Eva Stryder on 03 July 2012 12:10
I like the " Don't hate on your husband" part. Its very important. I love to be home with my son. I little outgoing like walking the dog or going to the supermarket sometimes turns into a big mission. But Its all manageable.


   

Helen Shields on 03 July 2012 11:30
I love being a stay at home mum, and wouldn't have it any other way, but it definitly has its moments. It always fascinates me how quick the day goes by tho. I miss having time to myself, esp with two little ones who don't nap during the day anymore. I think one of the hardest things is when I'm not feeling my best and all I want to do is sleep...I can't. Unfortunatley the house wont run itself. But I love watching my girls grow and being there to see it all. Wouldnt change it for the world :)


   

Candice Debruin on 03 July 2012 10:36
Ive been a stay at home mum for almost 2 years, and each day has its own set of challanges but I wouldnt trade it for the world. I find that the worst critics are other mums that look at me as if my bran must have fizzeled up and died the day that i decided to stay home with my son. I dont judge them and they shouldnt judge me- each to their own. It is a lonely job that has few rewards BUt those rewards are the best I could ask for


   

Jules Buri on 03 July 2012 10:27
Im a stay-at-home mum to two girls (20mths & 3yrs & one on the way) I make a mini-mission each day with the kids so that Im leaving the house - even if its just the supermarket. Makes you get out of trackpants and put some makeup on. That works wonders for me. (Hardest part was when I didnt drive with baby #1; once I found out I was pregnant with #2 it motivated me to learn to drive and made life so much easier!)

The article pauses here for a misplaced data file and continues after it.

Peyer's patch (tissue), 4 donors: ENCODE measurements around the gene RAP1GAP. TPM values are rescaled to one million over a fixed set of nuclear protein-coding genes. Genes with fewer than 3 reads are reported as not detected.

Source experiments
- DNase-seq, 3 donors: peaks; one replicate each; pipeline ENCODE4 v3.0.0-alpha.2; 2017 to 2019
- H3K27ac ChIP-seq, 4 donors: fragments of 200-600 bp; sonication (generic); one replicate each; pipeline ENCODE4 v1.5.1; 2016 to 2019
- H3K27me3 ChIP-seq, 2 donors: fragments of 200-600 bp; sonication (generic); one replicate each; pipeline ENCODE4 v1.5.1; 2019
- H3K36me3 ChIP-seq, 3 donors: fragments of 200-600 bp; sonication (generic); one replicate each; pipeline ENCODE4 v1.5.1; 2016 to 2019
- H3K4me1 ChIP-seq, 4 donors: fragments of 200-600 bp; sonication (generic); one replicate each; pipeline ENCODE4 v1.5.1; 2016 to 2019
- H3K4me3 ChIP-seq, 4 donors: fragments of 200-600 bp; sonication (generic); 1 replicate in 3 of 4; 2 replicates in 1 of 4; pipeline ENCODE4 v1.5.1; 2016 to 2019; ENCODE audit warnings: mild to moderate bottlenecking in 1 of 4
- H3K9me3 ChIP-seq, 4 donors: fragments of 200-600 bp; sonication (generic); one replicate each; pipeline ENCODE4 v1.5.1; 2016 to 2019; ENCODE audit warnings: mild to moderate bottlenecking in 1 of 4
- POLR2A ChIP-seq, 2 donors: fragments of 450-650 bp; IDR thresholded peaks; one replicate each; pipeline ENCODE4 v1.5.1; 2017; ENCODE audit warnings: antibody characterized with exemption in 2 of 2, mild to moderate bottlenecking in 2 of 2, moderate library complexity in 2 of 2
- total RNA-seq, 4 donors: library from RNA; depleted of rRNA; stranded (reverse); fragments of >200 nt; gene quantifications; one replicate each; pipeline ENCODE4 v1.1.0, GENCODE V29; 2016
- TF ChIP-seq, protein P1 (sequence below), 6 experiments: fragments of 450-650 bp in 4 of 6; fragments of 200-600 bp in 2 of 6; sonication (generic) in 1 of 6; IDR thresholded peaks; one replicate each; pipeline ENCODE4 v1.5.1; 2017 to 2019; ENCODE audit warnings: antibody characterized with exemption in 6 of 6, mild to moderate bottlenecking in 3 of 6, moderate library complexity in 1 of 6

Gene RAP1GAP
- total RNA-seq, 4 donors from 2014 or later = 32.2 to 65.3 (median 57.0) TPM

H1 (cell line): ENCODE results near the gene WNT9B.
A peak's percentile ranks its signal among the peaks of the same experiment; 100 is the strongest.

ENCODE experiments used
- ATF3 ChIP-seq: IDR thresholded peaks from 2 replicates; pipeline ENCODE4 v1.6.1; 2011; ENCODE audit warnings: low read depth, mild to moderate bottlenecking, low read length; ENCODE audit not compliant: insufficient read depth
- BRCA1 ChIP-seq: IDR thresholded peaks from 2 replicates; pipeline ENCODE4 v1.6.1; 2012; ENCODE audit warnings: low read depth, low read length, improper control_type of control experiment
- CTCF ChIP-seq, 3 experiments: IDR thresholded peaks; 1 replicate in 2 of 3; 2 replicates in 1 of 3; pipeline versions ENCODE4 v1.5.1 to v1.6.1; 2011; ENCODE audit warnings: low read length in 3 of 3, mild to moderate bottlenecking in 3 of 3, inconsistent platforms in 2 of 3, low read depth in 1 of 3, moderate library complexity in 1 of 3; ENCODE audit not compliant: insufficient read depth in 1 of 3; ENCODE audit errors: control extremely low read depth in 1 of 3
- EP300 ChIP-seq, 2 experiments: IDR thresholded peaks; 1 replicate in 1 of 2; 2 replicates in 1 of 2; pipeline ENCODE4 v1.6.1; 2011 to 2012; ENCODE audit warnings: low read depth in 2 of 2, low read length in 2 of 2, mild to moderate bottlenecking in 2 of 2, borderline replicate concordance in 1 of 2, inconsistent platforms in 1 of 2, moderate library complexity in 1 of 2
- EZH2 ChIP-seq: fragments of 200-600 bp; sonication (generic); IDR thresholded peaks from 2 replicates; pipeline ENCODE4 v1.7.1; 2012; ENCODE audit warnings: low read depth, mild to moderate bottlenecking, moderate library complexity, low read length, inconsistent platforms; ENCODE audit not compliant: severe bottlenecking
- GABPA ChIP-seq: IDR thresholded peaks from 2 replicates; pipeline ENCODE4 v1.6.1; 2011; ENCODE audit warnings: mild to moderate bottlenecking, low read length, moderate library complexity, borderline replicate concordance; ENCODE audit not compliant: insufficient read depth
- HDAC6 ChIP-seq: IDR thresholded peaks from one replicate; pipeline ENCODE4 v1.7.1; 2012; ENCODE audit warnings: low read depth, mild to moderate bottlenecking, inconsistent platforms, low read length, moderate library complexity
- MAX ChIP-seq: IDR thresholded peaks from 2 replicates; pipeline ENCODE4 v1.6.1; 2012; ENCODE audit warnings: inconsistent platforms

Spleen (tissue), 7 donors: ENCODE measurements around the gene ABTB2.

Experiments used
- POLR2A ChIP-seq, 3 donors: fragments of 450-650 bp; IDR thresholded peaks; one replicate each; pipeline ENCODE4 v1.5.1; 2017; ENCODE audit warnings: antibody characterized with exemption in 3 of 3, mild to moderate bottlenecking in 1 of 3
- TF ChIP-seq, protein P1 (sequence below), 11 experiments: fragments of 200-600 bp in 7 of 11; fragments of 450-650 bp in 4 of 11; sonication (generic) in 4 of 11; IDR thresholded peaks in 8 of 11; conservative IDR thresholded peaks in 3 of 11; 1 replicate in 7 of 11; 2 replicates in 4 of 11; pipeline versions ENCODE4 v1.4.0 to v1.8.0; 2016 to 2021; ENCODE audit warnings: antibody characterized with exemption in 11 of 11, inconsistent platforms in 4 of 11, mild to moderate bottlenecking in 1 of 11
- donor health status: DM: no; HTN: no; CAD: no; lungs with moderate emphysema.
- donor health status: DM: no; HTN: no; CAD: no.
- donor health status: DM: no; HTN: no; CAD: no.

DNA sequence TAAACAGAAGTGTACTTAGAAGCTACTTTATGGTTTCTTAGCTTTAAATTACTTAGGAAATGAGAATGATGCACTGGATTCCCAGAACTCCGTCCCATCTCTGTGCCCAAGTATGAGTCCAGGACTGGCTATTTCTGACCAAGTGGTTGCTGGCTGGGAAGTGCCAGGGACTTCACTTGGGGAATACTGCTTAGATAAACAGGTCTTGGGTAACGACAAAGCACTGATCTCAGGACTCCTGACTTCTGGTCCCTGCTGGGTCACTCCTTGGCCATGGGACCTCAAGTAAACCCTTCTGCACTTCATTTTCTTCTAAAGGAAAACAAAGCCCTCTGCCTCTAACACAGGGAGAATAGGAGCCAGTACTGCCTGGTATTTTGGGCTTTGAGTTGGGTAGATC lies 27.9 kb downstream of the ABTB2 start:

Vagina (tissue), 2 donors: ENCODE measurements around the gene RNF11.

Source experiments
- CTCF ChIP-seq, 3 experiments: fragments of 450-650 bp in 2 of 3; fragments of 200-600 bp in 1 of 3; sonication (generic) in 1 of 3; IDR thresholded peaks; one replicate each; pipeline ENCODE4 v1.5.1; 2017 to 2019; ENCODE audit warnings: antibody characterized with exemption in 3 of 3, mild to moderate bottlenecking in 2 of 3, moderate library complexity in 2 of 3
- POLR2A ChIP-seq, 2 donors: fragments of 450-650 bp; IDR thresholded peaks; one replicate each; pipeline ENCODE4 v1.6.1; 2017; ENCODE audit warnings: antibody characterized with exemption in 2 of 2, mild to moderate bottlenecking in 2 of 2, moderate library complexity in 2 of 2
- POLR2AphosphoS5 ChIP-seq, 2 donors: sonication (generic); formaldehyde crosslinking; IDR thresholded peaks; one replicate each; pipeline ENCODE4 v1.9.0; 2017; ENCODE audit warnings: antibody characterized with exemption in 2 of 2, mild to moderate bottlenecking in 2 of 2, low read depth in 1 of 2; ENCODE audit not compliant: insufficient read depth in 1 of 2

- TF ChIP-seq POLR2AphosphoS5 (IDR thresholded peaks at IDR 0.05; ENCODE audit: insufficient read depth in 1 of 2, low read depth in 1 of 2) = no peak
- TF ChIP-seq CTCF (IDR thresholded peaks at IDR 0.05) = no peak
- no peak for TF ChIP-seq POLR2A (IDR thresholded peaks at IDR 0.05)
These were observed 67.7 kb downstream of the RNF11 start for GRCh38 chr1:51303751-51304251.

I disagree with the abovr article - "..going to have to learn to fill the hours" Time flys at home!


   

Maria Beatriz Cassineri on 05 July 2012 01:00
I recently gave up my 45 hour + a week job to stay at home with my 2 year old and my 4 year old. And i love it, i never realized how much i was missing on and the quality of life that stay at home mums give to their children, my kids are SO happy. We can do a lot more stuff than before. Of course i miss the income, i even had to give up going to the hairdresser, but hey, money is not the important thing in the big picture i know that my kids are going to be grateful for having a mum that was able to take them to learn to swim, be there when they are sad, or happy and play with them. I think that being a stay at home mum is a privilege and we are all really lucky. I know because i had to leave a 4 month old at preschool full time, and that was the hardest thing i had to do in my life. Being with my children is pure pleasure and my biggest tip is everyday I will commit 100% to keeping positive!


   

Malandrob Whiteley on 04 July 2012 05:57
if you can stay at hoe with your kids that is awesome, but not all failies an afford to do this now...


   

Serena Kelly on 03 July 2012 16:36
Being a stay-at-home mum is wonderful! It's exciiting to be there for all the changes in your child's life but I find the hardest thing about it is getting out, not just to do something, but to meet with other people and have so adult company.